“On Our Own” by Bobby Brown from Ghostbusters II



The video for Bobby Brown’s “On Our Own” is a textbook case of how music videos from films sometimes use the slimmest of connections in order to sell a movie. Watching the video, it seems like the director shot two different ideas for the song — one for the song before it was attached to the film, and the other afterward — and then stitched them together as best he could.

Visually, it’s a far cry from Ray Parker Jr.’s “Ghostbusters,” from the first film, which featured all four Ghostbusters, and not just in clips. At one point, all of them are dancing in lockstep behind Mr. Parker, as they walk through Times Square. Even if you look past the lyrics to the song itself, which are as thematically related as you can get, when you watch the video, you can tell that Parker’s video was intended to be a tie-in with the film from the very start.

bobby brown - ray parker

The best part of “On Our Own” is that the opening rap is as danceable a summation of the film as one could possibly ask for. It seems pretty tacked-on, as well, but it at least has some tangential relation to Ghostbusters II. Does the rest of the song have much to do with the film? Not so much.

Same with the rest of the video, which basically uses Rick Moranis as the sole performer from the film, along with a bunch of randomly-inserted clips from the film, most of which play opposite Bobby Brown on huge screens set into the side of buildings.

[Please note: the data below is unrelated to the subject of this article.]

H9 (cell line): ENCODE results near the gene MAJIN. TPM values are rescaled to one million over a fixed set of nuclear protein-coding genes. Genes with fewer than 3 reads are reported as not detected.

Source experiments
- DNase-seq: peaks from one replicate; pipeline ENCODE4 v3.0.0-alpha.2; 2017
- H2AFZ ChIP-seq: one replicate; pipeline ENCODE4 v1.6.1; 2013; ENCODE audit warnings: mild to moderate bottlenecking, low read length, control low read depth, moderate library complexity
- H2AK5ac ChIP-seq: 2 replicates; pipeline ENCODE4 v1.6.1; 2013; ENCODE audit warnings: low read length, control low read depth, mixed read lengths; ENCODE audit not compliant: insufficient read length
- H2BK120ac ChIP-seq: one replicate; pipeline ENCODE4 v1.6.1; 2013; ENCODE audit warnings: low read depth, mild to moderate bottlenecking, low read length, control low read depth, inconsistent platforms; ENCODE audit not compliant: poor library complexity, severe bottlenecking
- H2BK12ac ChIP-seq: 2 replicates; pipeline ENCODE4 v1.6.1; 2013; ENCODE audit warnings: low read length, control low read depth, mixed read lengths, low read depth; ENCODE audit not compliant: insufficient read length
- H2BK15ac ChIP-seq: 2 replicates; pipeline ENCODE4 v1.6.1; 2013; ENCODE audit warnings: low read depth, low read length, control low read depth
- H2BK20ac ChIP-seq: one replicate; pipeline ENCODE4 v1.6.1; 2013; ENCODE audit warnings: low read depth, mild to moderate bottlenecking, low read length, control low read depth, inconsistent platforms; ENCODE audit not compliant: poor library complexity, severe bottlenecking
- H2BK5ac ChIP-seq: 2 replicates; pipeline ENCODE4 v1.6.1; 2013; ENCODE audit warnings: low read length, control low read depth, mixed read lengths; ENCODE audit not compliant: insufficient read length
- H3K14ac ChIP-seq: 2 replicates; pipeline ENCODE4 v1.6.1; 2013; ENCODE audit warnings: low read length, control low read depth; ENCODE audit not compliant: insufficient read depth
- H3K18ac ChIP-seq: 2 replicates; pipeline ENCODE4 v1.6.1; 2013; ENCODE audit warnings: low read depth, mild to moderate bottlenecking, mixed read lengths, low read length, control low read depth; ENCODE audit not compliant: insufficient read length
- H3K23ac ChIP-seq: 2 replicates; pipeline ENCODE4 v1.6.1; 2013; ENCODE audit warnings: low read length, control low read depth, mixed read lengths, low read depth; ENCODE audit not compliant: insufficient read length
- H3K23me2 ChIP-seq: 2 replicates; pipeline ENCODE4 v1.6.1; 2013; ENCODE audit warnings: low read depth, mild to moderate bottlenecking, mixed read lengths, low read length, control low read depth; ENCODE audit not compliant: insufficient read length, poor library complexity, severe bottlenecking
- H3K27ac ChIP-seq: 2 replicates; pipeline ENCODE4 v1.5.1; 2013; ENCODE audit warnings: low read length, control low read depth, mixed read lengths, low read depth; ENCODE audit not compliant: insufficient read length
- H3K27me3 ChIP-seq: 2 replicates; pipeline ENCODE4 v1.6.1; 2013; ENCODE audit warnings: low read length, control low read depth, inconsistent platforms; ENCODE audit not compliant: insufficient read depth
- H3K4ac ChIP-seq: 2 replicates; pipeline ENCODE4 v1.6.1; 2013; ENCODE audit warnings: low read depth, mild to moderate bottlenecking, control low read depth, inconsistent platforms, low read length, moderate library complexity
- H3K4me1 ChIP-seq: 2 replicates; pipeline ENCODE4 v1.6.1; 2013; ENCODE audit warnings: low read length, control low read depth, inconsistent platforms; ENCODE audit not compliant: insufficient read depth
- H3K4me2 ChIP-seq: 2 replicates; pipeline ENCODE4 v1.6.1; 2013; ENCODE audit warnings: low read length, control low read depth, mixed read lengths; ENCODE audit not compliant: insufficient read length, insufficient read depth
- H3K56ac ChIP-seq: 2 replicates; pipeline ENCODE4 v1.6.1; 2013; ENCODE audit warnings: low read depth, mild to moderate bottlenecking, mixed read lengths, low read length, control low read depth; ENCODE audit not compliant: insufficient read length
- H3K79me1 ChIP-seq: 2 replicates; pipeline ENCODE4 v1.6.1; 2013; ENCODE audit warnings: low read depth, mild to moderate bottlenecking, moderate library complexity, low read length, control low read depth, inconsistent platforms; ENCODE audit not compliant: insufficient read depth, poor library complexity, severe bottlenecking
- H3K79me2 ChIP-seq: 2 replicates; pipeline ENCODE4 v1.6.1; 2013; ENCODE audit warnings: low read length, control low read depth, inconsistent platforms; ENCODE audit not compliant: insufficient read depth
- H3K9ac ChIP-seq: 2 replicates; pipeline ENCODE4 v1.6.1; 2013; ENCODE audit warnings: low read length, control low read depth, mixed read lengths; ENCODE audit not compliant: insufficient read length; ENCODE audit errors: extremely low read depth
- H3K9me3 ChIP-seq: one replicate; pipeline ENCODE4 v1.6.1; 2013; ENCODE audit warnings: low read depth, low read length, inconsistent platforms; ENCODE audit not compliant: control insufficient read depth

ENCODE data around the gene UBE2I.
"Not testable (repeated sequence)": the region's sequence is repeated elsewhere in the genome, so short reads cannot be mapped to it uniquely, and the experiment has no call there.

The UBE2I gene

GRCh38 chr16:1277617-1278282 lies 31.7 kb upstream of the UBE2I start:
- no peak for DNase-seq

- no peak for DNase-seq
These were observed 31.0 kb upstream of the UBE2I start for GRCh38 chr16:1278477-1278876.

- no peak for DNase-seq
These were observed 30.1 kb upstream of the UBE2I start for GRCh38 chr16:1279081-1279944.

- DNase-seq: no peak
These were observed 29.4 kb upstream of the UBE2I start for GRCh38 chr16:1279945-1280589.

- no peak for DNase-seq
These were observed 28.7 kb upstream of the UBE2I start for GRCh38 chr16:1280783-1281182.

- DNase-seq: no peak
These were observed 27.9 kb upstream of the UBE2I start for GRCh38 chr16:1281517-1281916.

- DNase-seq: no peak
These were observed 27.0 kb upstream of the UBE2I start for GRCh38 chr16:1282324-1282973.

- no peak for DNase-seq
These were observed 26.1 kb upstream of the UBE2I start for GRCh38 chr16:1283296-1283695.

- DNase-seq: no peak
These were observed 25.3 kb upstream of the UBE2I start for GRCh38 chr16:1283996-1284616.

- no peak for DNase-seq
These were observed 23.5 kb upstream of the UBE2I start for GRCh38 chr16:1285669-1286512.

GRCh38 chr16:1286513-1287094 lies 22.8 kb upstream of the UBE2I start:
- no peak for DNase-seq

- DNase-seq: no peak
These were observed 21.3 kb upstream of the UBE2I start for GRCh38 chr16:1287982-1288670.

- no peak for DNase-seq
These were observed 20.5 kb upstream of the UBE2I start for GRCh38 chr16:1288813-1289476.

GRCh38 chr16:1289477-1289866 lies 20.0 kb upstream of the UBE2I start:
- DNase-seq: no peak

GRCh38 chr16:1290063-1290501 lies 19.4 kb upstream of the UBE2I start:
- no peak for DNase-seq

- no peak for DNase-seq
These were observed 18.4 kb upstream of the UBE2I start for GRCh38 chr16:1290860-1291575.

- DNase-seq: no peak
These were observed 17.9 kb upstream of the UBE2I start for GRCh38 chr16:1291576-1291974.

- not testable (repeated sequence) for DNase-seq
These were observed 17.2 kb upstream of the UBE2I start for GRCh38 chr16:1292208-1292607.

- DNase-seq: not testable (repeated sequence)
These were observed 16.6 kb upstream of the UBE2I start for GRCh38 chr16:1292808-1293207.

bobby brown - screen

Basically, it looks like Bobby Brown shot a standard video on a soundstage somewhere, then the song got picked up as the theme song for Ghostbusters II, meaning that the budgest jumped up something crazy. Evidently, it was enough to be able to get such NYC randos as Saturday Night Live alum Jane Curtin and model Iman to make brief appearances, but not enough to have Bobby Brown ever interact with any of them.

Even at that, they basically give up on the premise of famous people watching Bobby on screens for the last minute and a half of the video, sticking with a static shot of one of said screens while he dances and sings.

All that said, I’d still rather this came on the radio than the theme to the first movie. It might only be related because of some money which turned it into product placement, but I’ll take New Jack Swing over Ray Parker’s Huey Lewis ripoff any day.

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